South Stream will certainly have German partner
MOSCOW. Oct 25 (Interfax) - A German company will become involved in the building of the South Stream gas pipeline, head of the OJSC Gazprom foreign economic activities department Stanislav Tsygankov told the press.
"I have no doubt at all that a company will appear," Tsygankov said, responding to a question as to the possibility of a German partner contributing to the project, but without naming any particular company.
A source told Interfax recently that the company Wintershall - the German concern BASF's oil and gas subsidiary - was talking with Gazprom about taking part in building the Black Sea floor portion of the South Stream pipeline.
"We are of the opinion that this will be an European project without dominating participants expect for Gazprom. I think that this is one of the better options for Eni. It doesn't seem they are ready to be the leader," Tsygankov said.
During meetings with Gazprom CEO Alexei Miller at the start of October, Russian Prime Minister Vladimir Putin said that German companies are interested in participating in the South Stream project.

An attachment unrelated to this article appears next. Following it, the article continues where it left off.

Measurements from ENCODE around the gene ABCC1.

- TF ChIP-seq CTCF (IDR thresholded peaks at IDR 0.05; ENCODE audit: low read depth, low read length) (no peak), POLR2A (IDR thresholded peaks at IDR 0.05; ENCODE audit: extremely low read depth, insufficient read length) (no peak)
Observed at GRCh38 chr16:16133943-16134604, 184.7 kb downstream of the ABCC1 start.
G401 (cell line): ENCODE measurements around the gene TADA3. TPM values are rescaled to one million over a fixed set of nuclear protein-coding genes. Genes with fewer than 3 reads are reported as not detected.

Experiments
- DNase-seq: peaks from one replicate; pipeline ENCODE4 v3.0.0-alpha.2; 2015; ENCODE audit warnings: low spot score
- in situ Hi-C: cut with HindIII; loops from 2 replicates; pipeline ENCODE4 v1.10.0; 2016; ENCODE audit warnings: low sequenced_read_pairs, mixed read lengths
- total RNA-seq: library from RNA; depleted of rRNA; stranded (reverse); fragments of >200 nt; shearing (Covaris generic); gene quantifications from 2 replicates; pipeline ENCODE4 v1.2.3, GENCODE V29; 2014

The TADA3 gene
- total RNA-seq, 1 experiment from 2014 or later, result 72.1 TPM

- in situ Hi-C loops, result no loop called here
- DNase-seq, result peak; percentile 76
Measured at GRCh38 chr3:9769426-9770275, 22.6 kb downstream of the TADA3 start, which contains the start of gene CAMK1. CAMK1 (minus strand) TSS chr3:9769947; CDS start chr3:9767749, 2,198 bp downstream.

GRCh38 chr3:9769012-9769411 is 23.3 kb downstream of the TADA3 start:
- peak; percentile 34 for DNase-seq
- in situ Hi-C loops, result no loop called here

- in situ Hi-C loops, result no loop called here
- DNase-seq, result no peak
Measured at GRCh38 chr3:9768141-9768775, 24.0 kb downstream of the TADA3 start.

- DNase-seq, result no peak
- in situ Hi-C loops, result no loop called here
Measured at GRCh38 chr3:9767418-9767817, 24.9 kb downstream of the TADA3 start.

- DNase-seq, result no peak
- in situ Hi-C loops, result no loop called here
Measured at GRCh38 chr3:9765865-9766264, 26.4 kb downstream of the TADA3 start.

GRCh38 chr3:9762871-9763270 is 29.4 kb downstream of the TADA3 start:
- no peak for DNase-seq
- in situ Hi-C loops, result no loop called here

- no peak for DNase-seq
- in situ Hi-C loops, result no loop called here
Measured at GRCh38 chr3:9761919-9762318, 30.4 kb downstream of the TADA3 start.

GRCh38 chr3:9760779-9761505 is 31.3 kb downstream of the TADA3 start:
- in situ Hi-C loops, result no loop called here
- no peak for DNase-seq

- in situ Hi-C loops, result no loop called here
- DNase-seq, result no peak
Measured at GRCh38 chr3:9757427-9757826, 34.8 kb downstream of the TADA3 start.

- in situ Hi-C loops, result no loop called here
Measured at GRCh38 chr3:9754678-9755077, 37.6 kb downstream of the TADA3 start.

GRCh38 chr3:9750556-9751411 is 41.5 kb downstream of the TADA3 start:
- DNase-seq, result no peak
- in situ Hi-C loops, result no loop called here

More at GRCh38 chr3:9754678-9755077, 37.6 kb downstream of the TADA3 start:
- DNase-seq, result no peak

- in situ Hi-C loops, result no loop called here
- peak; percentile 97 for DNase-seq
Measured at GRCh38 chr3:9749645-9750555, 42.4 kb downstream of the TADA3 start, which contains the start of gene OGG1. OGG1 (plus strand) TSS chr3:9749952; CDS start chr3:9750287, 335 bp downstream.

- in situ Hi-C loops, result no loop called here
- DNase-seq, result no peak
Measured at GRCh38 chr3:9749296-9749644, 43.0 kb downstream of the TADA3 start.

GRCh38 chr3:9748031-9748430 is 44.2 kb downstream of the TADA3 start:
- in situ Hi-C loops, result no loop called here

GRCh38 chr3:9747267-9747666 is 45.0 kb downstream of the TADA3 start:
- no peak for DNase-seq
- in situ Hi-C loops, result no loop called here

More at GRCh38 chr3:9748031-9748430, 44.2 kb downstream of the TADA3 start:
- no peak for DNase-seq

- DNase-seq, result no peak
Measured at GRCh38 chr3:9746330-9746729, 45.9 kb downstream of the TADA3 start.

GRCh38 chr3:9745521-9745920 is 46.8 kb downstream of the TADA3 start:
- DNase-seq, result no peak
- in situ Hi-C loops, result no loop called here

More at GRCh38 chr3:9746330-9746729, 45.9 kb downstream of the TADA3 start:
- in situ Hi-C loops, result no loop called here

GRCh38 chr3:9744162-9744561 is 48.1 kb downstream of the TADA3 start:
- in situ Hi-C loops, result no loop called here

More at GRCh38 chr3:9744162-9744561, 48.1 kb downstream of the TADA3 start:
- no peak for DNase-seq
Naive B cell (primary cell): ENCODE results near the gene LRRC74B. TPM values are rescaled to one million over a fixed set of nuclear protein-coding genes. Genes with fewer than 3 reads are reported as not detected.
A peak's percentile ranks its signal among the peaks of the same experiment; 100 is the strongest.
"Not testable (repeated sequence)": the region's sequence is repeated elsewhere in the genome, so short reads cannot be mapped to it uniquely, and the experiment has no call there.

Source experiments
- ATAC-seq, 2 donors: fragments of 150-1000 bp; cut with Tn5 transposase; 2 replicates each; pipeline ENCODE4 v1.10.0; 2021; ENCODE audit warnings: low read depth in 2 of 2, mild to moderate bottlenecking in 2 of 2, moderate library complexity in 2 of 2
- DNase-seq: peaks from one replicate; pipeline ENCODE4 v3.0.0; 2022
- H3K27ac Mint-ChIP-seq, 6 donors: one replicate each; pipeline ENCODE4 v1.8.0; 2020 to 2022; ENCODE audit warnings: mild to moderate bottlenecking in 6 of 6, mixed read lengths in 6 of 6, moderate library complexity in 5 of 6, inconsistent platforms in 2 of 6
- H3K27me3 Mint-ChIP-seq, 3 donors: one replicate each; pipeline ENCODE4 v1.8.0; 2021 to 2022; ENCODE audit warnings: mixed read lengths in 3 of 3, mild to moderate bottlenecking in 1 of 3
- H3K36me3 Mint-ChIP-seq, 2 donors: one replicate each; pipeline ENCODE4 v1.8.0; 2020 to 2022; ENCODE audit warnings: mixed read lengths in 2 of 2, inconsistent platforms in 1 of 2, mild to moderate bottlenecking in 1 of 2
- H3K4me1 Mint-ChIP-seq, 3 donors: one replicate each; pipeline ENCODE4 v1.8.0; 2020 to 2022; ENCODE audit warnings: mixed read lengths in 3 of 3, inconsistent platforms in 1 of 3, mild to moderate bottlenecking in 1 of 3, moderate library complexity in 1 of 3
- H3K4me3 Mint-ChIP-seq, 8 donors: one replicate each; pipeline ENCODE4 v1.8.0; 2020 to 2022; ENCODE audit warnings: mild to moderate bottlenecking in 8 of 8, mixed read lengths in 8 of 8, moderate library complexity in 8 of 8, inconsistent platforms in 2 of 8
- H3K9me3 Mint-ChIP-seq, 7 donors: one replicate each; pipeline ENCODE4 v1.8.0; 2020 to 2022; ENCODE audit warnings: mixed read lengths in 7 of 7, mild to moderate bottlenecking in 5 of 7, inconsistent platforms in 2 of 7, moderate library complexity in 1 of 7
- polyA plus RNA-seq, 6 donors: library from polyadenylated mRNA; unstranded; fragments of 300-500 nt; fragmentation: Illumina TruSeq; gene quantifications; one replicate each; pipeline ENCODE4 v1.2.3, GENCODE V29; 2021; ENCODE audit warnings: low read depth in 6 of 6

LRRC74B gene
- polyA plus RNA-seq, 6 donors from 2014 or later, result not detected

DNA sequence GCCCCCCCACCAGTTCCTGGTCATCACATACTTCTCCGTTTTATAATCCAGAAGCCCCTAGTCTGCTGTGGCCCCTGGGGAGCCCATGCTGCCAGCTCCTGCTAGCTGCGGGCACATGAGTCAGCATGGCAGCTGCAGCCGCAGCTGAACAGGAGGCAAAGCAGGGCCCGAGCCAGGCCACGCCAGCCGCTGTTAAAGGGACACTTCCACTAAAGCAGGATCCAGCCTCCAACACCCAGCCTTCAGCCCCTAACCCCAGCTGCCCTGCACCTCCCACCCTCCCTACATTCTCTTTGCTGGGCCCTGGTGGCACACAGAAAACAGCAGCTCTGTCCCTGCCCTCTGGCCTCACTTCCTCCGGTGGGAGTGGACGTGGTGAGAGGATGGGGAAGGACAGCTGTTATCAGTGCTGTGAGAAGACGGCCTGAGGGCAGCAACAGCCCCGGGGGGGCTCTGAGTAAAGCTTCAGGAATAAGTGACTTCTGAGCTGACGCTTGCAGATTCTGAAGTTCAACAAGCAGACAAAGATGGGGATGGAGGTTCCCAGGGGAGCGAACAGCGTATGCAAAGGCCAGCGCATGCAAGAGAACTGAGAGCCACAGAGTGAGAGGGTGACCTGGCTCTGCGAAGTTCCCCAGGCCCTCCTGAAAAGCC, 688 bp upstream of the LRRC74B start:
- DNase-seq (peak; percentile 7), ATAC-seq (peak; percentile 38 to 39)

"I know that several major European companies, which did not join the project earlier, are already showing great interest in it. And if they join the project, it will become in the direct sense of the word international, all-European. We already have Italian firms, French, and now the Germans are showing interest," Putin said.
Miller said: "We see interest in this project from new participants and our traditional partners, including German companies."
So far Gazprom has one partner in the construction of the South Stream pipeline, Italy's Eni. Negotiations are now underway about the involvement of French company EDF.
Tsygankov did not specify the results of the drilling of an initial exploration well in Algeria since tests have yet to be conducted after the drilling. Commenting on the construction of the South Stream pipeline, Tsygankov said: "economically and technologically speaking, this project is absolutely feasible." He noted that the project had a political component that needs to be solved. When asked about the pipeline's possible capacity, Tsygankov said that it would likely come to around 30 billion cubic meters after factoring the length of such gas pipelines.